Stu says: Ipswich Town 1 Preston North End 1 – Five observations
PUBLISHED: 11:07 04 November 2018
© Copyright Stephen Waller
Ipswich Town drew 1-1 with Preston North End, at Portman Road, in what was Paul Lambert’s first game in charge yesterday. STUART WATSON gives his observations.
This was a much improved performance under new boss Paul Lambert.
Town played with more organisation, more fight, more tempo, had more threat and more identity than they have for a long time.
They deservedly led at the break through Freddie Sears’ coolly converted penalty right on the half-time whistle.
And yet they still only came away with only a point to show for their efforts.
That’s because of a mad afternoon for veteran midfielder Paul Gallagher. The 34-year-old stepped off the bench in the 71st minute and scored with his first touch when firing a low free-kick past a poorly positioned wall and into the bottom corner.
Moments later, the Scot found himself taking the gloves after keeper Chris Maxwell was shown his marching orders for racing off his line and fouling Kayden Jackson near the touchline (he’d already been booked for the penalty). Alex Neil had used his third and final substitute seconds earlier.
There was still 15 minutes to go at that stage. And there were seven minutes stoppage time added on top of that. Yet the Blues failed to really test the stand-in keeper. His only save was tip over a self-set Danny Rowe volley that was superbly struck, but pretty central.
We all guessed at what sort of team Lambert would pick. No-one would have predicted Jordan Roberts to start though – certainly not as the lone striker.
The 24-year-old was signed on a Bosman free transfer from League Two side Crawley Town in the summer and described as a long-term left-wing project in the making by then manager Paul Hurst.
Up until this weekend he had been limited to a combined total of 23 minutes in the first team spread over two substitute appearances back in August (at Rotherham and Derby).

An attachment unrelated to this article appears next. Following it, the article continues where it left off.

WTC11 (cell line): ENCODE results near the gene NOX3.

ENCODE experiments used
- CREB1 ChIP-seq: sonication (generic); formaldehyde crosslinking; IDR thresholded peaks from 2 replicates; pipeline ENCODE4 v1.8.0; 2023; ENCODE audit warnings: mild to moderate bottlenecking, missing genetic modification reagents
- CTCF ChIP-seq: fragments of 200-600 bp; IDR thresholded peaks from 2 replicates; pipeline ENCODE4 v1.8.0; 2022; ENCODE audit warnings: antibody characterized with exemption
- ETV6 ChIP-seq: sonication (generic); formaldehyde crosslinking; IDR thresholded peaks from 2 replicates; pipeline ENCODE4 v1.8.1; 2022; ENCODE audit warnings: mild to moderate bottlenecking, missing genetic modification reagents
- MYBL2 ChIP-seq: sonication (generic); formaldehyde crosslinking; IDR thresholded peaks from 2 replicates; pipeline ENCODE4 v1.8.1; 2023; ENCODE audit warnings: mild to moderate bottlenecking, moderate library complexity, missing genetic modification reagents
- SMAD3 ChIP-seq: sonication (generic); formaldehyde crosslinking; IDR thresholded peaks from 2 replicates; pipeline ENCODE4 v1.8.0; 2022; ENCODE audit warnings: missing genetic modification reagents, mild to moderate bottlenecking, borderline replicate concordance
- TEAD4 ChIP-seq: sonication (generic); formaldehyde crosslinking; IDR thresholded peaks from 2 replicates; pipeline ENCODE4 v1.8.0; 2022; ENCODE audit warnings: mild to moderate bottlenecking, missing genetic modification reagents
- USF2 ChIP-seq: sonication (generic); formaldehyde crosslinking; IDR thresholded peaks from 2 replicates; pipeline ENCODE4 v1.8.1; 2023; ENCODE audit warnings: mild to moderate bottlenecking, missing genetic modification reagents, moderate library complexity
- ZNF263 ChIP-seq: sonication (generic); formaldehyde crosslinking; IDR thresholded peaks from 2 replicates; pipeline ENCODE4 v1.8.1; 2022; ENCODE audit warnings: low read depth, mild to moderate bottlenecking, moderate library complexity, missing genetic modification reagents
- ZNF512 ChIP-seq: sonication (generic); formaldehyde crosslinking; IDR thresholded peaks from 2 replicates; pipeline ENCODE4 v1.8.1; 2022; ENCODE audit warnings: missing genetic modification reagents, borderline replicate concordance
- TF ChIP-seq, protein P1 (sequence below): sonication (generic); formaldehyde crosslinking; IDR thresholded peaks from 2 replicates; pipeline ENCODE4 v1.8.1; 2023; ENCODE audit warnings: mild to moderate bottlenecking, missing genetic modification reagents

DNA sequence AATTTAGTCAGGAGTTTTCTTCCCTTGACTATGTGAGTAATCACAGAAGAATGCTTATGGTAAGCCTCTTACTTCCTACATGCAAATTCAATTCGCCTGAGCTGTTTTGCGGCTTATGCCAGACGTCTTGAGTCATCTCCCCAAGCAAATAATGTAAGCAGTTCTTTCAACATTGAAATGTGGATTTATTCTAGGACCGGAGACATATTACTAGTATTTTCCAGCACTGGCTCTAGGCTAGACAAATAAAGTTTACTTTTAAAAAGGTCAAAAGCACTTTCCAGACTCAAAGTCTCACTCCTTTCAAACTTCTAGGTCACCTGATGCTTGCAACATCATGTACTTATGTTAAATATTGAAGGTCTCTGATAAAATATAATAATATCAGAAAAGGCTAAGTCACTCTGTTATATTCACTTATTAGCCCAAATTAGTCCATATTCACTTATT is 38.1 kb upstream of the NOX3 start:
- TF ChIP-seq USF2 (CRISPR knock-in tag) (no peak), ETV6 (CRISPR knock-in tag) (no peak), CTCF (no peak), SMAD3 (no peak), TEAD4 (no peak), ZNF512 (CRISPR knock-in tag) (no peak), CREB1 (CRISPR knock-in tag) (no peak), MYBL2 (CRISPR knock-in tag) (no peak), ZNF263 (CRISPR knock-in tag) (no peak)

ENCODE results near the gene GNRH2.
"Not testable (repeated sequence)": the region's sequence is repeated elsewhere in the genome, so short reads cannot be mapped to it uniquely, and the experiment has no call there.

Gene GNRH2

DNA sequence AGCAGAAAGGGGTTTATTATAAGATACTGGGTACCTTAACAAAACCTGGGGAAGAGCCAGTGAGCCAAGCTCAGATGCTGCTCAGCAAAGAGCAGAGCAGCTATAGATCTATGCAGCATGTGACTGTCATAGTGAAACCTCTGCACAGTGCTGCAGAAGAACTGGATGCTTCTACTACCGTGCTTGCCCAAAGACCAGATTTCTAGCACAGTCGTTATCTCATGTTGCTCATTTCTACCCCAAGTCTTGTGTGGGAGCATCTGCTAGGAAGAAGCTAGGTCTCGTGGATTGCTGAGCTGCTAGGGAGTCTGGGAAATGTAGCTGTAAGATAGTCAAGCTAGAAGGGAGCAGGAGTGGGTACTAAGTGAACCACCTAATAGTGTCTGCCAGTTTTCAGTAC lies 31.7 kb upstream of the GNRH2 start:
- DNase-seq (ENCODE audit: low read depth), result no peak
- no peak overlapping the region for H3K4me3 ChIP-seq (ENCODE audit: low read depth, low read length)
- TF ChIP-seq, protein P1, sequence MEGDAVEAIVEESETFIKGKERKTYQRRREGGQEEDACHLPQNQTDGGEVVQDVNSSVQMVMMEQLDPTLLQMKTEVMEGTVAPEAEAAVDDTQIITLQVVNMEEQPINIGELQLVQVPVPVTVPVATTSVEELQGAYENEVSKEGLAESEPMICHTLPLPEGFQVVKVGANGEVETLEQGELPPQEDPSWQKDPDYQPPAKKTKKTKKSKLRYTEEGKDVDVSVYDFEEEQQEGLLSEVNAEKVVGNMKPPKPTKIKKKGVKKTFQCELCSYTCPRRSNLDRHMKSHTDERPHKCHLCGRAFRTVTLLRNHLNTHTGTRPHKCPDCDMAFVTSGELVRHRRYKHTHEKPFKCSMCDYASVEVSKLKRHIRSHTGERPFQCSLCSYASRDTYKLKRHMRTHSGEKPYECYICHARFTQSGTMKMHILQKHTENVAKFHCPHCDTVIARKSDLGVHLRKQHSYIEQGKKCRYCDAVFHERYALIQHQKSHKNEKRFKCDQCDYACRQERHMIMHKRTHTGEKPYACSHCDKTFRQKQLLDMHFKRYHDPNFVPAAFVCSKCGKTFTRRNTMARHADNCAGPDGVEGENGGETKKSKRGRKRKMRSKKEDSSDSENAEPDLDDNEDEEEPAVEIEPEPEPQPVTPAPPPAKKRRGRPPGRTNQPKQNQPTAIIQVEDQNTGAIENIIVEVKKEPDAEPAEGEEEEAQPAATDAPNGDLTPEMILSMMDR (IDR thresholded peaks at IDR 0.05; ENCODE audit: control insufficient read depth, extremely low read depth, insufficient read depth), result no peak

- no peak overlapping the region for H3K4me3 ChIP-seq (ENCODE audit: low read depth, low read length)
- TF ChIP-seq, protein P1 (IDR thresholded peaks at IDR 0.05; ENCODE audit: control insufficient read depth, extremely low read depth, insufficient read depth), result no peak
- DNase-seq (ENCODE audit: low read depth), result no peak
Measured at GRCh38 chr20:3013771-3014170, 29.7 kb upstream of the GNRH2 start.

Town are short of striker options though and Lambert, after quickly assessing his options, felt Roberts could provide something different up top. He was right.
Roberts provided a focal point to the attack that Town have so badly lacked in the absence of injured duo Jon Walters and Ellis Harrison.
He may not be the biggest, but he won more than his fair share of headers – often direct from Bartosz Bialkowski’s long kicks. He also showed strength to hold off his marker and provide neat little lay-offs.
Ok, so he lacked killer instinct at crucial moments – there was stumble hen looking to attack a dangerous cross, a moment where the ball got stuck under his feet and another where he dragged a shot wide – but his presence allowed Town to actually get moves going.
It was fitting that it was a combination of him and the tireless Sears who forced the spot-kick right on half-time. Sears chased down a short back pass and, after keeper Chris Maxwell turned out of danger, Roberts was there in a flash to toe the ball away and be brought down.
The Scot had a sideline presence that Paul Hurst lacked. He never stopped prowling the edge of the technical area. It was noticeable how much praise he was giving his players throughout.
Out of possession it was almost a 5-4-1 as system as Cole Skuse dropped into defence and the two wingers, Sears and Gwion Edwards, both tucked in. Once possession got turned over via an energetic press – something we saw far more evidence of than under Hurst – it quickly became more of a 4-3-3.
It was clear to see that the Town players were all comfortable with their individual roles. No-one was being asked to do anything out of their comfort zones.
Skuse sat deep and focussed on his forte of snuffing out danger. Downes crashed into tackles. Sears scampered up and down. Roberts, as mentioned, looked to bring others into play. Town just looked a much more cohesive unit.
The set-piece equaliser wasn’t great; a cleverly disguised strike, but a poorly positioned wall. That means half of the 26 goals conceded this season have come either directly or indirectly from dead ball situations.
In general Town did deal with those situations much better though.
Lambert clearly instructed all 10 of his outfield players to get back in the box when defending corners. Town repelled six of them.
In terms of offensive set-plays it was young Flynn Downes on free-kick and corner duty. That shows how much the new boss rates him.
The concern is that Lambert may struggle to get much more out of this group of players.
And they still didn’t win. At home. Against fellow strugglers. With an extra man advantage for more than 20 minutes (just like against Bolton).
Ultimately, for all the positives today, the wait for a home victory – which stretches back to Mick McCarthy’s last game in charge last April – goes on.
Rotherham, Reading and Hull all picked up three points today. It leaves the Blues five points adrift of everyone else at the bottom of the Championship standings. Seeing Norwich at the top of the pile doesn’t help either.
Mind you, there’s still a lot of football to play, the table is looking pretty congested and the picture could change pretty quickly.
Draws aren’t enough though. And there won’t be many better opportunities to win than today.